India and China are among the world’s biggest contributors to fossil fuel emissions with India’s carbon dioxide discharge increasing by a whopping 7.7 percent last year, a new study said.
“Based on estimates of economic activity in 2013, emissions are set to rise 2.1 per cent in 2013 to reach 36 billion tonnes of CO2,” the annual analysis by Global Carbon Project reported.
“The Global Carbon Budget reveals that the biggest contributors to fossil fuel emissions in 2012 were China (27 percent), the United States (14 per cent), the European Union (10 per cent), and India (6 percent),” the group of European scientists said.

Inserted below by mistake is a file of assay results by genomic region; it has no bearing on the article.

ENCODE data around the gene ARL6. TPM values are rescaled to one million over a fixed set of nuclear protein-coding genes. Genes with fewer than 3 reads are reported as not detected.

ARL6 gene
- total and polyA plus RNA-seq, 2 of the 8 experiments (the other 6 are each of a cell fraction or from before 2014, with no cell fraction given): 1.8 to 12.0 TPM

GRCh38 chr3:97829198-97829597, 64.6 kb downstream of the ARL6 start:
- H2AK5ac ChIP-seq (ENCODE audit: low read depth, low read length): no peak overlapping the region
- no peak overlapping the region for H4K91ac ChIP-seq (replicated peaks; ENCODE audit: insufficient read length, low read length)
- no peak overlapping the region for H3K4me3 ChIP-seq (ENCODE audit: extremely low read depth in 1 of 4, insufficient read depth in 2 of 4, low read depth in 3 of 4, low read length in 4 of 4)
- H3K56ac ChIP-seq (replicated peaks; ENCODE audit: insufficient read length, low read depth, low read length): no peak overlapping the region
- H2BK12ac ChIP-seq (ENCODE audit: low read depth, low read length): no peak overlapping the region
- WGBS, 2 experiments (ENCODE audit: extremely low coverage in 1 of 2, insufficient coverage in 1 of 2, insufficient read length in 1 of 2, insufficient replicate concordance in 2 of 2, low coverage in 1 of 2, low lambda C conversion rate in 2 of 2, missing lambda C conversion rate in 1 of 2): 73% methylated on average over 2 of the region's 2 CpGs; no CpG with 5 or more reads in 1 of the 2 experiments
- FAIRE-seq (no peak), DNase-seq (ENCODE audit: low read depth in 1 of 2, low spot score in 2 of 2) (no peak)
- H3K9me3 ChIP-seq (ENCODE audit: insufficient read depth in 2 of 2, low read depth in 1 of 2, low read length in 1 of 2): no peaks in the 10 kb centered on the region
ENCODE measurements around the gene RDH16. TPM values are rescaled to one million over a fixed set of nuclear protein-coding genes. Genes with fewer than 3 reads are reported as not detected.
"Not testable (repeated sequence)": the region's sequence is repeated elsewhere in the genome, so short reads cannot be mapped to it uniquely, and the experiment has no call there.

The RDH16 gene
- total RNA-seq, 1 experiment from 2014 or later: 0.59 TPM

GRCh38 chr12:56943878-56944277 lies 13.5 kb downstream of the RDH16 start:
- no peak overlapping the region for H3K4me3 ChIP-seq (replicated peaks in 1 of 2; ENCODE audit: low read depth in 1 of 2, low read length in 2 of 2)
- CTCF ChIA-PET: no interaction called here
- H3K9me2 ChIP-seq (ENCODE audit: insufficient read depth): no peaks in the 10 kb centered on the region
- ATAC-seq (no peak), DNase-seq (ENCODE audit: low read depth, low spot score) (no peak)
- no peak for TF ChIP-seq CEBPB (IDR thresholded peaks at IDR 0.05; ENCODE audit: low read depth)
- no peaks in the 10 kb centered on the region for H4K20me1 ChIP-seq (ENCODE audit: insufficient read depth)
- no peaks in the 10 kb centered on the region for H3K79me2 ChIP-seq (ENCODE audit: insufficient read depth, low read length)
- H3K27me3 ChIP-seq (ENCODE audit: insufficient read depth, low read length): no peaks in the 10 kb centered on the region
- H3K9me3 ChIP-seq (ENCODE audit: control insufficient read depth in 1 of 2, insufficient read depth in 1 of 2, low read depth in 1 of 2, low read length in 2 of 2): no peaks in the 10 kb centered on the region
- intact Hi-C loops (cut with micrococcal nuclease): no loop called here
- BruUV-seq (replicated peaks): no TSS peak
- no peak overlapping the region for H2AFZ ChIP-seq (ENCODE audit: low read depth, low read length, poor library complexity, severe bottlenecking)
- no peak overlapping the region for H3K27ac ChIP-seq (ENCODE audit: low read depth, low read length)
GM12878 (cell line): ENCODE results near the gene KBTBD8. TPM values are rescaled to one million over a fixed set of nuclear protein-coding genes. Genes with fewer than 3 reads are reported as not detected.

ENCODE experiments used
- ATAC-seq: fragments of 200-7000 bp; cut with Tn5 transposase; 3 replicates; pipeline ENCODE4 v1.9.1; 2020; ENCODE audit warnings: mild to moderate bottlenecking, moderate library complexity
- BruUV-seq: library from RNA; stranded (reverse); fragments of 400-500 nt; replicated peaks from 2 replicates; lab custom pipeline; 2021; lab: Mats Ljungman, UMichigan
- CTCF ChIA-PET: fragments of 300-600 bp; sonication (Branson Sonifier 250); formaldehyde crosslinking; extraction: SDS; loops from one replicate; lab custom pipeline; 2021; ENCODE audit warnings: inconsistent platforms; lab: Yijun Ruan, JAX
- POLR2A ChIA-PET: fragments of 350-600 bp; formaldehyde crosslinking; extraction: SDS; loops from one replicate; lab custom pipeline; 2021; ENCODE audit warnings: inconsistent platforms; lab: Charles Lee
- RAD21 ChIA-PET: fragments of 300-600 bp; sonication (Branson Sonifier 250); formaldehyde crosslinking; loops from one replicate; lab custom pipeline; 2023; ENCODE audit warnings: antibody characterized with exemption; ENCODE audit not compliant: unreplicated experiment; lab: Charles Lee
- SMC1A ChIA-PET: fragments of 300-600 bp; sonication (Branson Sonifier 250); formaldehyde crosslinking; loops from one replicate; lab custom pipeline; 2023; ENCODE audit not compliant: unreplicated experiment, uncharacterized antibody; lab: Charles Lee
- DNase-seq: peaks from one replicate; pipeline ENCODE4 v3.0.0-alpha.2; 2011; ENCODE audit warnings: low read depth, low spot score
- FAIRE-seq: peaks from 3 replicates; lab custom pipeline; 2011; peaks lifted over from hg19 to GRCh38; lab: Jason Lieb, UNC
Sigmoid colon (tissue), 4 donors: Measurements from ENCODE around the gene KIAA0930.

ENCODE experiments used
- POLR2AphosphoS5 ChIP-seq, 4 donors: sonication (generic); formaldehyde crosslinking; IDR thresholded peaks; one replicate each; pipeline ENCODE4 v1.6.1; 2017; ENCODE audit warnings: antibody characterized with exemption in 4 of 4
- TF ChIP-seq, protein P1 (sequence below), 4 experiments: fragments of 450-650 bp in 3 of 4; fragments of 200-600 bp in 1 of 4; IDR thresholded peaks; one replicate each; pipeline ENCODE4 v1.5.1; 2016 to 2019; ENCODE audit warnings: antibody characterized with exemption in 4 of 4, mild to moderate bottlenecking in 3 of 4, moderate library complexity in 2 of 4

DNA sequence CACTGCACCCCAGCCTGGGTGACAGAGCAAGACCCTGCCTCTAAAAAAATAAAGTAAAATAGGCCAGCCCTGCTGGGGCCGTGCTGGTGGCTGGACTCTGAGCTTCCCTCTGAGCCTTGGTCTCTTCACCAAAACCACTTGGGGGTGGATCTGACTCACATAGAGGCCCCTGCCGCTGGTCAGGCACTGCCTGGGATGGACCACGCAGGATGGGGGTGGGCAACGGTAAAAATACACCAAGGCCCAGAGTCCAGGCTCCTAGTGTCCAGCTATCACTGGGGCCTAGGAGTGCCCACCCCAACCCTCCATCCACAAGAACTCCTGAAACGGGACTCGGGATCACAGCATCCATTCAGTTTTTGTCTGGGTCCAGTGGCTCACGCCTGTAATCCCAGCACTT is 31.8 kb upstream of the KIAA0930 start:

Indian CO2 emissions increased by a whopping 7.7 per cent, with those from coal growing 10.2 percent, said the report coinciding with the UN climate talks in Warsaw, the Polish capital.
The study, led by the UK’s Tyndall Centre for Climate Change Research at the University of East Anglia, said Carbon dioxide is the principal greenhouse gas, and fossil fuels – coal, oil and gas – along with cement production account for nearly all its man-made emissions.
China, the world’s number one carbon emitter, accounted for 70 per cent of the global increase in 2012. Chinese emissions grew 5.9 per cent in 2012, lower than the average of 7.9 per cent per year over the past decade. Consumption from renewable sources and hydropower in China grew by a quarter in 2012.